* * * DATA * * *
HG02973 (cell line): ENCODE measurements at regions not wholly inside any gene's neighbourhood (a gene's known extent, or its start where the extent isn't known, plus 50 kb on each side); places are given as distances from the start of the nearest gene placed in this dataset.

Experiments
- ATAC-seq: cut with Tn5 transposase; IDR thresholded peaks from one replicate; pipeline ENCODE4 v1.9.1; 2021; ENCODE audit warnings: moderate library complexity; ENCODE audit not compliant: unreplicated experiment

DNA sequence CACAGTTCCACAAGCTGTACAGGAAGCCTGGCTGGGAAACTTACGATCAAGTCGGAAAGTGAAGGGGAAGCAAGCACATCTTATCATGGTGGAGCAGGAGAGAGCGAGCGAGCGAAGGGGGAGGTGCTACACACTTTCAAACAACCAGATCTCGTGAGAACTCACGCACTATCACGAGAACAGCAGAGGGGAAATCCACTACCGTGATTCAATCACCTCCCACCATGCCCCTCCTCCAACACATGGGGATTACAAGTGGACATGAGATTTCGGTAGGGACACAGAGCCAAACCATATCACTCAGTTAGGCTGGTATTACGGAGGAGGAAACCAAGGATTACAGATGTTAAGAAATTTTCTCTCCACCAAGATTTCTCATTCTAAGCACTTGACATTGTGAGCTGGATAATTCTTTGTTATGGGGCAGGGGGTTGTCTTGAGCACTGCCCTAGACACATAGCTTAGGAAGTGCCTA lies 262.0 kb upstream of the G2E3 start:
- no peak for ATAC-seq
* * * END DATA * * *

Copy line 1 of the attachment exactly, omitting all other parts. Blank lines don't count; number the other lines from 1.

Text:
HG02973 (cell line): ENCODE measurements at regions not wholly inside any gene's neighbourhood (a gene's known extent, or its start where the extent isn't known, plus 50 kb on each side); places are given as distances from the start of the nearest gene placed in this dataset.